Even America’s protected areas are being subjected to harmful levels of noise pollution.
If a tree falls in the forest, and there’s no one around, the National Park Service will still hear it.
For the past decade, staff at the NPS have been lugging recording equipment into almost 500 sites around the U.S., in a bid to measure the sounds of the nation’s quietest places. For weeks at a time, sensors measured local noise levels, microphones recorded the actual soundscapes, and weather instruments noted temperature, air pressure, and other factors that affect the travel of sound. Collectively, the NPS recorded almost 1.5 million hours of sound—an extensive archive of bird songs and wolf howls, butting bighorns and tail-slapping beavers, rumbling thunder and rustling foliage.
Rachel Buxton from Colorado State University and her colleagues have now used their bonanza of data to map the extent to which excessive noise permeates American wilderness. The data revealed that a surprising swathe of protected areas are being carpeted by the clamor of human activity. People have doubled the background noise levels in two-thirds of these supposedly pristine zones, and increased noise by 10 times or more in a fifth of them. “If you could have heard something 100 feet away, now you can only hear it 10 feet away,” Buxton says of the latter.
That’s a problem. Over the past two decades, many studies have shown that human-made noise can cause stress, disrupt feeding, drown out mating calls, mask the approach of predators, and suppress the complexity of animal songs. It even affects species without ears: Some plants suffer as seed-dispersing animals are driven away. And in perhaps the most clean-cut demonstration of the harms of noise, one team of scientists set up a “phantom road” in Idaho—recreating the sound of passing traffic through speakers lashed to trees. That half-mile corridor of disembodied sound drove away a third of the local birds, and suppressed the weight of many of the species that stayed.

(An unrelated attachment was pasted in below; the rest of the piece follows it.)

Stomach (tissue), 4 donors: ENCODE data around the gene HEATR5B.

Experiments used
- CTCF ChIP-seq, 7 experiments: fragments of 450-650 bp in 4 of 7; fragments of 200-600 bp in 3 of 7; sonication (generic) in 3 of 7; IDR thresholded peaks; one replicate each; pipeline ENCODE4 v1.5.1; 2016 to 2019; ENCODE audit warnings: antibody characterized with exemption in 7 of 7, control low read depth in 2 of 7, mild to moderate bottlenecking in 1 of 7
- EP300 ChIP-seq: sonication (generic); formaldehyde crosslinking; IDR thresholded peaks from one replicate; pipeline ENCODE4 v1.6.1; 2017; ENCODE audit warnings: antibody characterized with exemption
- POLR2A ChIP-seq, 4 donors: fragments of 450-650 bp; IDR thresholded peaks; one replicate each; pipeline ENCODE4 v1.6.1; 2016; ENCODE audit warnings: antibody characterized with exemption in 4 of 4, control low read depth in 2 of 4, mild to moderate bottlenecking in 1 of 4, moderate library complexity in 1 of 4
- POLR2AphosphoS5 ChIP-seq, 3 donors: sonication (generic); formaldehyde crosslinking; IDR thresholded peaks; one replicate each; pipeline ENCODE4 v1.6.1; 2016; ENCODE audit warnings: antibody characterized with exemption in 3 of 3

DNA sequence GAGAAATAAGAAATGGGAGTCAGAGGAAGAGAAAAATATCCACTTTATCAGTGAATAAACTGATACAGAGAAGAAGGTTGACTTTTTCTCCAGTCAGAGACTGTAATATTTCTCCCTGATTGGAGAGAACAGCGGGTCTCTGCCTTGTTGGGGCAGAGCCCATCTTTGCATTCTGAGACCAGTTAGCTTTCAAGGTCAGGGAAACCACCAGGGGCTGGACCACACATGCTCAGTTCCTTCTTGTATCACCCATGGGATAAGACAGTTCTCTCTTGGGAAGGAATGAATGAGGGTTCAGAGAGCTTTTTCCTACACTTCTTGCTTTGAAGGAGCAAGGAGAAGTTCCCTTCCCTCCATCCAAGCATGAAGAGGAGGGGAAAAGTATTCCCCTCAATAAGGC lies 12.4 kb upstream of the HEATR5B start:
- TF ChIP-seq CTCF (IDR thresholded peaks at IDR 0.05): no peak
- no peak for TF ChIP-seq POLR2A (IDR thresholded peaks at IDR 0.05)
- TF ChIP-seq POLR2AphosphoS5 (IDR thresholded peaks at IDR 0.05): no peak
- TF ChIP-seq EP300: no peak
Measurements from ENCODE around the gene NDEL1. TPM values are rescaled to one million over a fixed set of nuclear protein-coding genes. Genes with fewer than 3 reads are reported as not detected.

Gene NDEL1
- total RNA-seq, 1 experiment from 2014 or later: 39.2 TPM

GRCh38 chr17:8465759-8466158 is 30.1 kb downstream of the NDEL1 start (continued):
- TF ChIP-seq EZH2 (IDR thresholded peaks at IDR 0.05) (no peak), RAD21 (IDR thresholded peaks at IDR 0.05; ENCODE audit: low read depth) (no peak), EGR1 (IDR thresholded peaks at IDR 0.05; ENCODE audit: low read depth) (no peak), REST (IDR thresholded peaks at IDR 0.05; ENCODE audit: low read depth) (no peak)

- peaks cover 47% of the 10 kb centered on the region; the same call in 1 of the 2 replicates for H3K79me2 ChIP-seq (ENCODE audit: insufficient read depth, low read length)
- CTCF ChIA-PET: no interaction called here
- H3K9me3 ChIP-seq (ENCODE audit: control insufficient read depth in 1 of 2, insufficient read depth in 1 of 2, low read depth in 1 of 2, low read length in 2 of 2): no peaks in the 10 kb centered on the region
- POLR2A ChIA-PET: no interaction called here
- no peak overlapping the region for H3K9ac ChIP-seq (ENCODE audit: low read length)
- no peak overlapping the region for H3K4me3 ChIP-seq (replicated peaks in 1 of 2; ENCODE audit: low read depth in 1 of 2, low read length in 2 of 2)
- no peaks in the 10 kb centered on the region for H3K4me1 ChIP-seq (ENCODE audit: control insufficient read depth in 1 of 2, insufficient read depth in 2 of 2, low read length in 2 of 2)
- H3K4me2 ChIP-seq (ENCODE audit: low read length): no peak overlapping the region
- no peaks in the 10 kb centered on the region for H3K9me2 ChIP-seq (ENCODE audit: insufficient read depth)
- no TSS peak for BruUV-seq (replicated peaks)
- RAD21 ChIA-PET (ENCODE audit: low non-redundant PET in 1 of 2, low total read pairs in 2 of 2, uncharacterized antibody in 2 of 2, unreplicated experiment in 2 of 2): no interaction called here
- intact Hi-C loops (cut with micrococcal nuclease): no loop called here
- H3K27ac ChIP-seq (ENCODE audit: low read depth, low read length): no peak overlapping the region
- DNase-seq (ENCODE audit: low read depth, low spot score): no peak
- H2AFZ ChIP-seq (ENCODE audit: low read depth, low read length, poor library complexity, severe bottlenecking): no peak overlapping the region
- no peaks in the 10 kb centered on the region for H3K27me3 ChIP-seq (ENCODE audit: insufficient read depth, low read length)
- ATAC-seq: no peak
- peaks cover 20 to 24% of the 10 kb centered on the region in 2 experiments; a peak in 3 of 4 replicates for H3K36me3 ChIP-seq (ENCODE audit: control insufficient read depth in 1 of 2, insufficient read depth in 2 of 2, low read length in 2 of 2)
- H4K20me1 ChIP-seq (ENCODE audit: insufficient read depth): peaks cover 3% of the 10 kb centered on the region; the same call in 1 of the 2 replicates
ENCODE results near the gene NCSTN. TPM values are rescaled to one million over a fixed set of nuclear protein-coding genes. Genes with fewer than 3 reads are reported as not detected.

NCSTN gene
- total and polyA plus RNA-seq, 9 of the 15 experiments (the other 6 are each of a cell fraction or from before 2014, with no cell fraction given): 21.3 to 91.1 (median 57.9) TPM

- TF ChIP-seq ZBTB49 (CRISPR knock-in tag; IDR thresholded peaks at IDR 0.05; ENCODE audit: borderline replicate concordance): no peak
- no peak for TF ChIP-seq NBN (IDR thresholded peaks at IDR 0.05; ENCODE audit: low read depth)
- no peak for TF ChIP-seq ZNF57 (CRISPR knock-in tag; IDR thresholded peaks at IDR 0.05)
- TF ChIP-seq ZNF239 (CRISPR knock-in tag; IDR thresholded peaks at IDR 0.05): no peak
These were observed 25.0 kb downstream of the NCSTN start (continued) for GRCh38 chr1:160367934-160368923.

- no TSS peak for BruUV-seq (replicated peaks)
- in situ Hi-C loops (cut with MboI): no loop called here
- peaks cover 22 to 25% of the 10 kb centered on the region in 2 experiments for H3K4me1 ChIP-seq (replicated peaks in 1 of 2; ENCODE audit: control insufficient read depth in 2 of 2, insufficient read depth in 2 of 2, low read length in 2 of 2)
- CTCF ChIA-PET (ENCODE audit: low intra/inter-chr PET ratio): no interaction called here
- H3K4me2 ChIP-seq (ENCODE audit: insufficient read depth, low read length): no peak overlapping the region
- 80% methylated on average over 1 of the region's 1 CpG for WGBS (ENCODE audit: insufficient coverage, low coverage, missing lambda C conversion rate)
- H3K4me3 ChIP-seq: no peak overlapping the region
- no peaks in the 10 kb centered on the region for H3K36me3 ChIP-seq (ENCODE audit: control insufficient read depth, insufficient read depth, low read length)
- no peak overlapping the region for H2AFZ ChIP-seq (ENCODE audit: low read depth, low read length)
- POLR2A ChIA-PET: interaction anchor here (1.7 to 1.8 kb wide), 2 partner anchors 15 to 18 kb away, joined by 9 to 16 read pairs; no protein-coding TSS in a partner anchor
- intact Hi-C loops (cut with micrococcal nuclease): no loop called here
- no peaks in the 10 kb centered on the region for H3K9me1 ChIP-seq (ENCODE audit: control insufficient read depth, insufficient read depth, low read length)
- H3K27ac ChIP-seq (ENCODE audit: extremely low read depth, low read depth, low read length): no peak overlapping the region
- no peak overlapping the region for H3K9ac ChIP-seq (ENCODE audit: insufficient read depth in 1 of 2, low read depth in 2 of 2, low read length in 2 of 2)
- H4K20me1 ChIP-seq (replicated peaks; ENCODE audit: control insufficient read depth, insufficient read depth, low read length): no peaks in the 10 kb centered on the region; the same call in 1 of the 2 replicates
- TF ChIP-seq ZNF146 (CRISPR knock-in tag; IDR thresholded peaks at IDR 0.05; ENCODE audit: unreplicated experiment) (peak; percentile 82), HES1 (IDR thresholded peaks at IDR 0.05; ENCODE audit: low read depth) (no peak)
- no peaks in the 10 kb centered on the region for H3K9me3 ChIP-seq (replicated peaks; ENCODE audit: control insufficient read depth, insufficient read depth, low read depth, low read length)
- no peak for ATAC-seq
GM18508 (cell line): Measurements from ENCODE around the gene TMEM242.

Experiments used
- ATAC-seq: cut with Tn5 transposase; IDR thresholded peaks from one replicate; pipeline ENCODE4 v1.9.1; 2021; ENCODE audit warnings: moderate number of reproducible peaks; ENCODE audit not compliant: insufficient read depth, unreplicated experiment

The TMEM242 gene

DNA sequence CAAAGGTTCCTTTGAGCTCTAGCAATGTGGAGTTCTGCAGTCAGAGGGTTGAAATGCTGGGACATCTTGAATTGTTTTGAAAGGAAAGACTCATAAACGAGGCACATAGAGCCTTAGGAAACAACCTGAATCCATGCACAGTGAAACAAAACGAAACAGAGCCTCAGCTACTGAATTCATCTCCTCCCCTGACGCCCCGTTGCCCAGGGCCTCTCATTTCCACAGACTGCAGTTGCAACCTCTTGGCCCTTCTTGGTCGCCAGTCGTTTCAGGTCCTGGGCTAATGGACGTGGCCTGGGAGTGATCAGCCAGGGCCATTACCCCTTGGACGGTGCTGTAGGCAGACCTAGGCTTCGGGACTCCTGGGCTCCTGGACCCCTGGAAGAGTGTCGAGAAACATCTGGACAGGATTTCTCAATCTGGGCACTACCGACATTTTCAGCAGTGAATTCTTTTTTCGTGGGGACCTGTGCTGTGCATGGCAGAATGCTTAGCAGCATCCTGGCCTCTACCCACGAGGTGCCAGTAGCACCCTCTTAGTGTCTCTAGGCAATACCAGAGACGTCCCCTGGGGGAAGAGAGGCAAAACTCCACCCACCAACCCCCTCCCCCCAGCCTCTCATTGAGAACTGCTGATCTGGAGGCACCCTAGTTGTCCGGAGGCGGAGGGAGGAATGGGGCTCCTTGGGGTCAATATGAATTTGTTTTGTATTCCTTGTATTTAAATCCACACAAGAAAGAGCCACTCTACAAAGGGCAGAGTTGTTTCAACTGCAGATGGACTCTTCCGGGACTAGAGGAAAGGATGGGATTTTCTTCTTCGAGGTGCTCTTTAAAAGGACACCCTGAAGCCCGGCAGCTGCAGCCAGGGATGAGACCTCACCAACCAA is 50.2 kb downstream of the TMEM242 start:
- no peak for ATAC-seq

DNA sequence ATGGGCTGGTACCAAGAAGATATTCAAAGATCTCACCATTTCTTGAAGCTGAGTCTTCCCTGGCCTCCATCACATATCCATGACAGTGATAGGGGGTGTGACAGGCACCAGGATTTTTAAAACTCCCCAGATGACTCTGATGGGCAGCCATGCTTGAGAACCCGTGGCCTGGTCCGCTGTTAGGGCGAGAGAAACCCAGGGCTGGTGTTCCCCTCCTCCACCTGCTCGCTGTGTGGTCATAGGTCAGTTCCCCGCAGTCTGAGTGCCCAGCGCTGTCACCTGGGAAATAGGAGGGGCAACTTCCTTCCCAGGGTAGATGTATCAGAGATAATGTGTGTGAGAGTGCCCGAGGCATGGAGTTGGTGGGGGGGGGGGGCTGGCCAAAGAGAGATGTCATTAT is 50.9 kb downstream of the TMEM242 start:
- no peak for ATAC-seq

Noisy wilderness is a problem for people, too. One survey showed that as many people go to natural parks for their serene soundscapes as for their scenic landscapes. They find peace in quiet. For that reason, many scientists believe that noise should be treated as a pollutant—as significant and threatening as toxic chemicals in the water or irritating particles in the air. “Noise pollution doesn’t yet receive the attention other pollutants do,” says Angelika Nelson, from Ohio State University. “Hopefully the analysis in this new paper will help to increase people’s awareness of the effects it can have on us and other organisms, and change how we think about protected areas.”
In fairness, the NPS has long cared about sound*. The Organic Act of 1916, which created the agency, charged it to “conserve the scenery and the national and historic objects and the wild life therein”, which subsequent policies took to include “natural soundscapes.” A few later acts, all meant to address the problem of noisy aircraft flying overhead pristine quiet, led to the creation of the agency’s Natural Sounds and Night Skies Division—the group responsible for the hard-won recordings that Buxton used…
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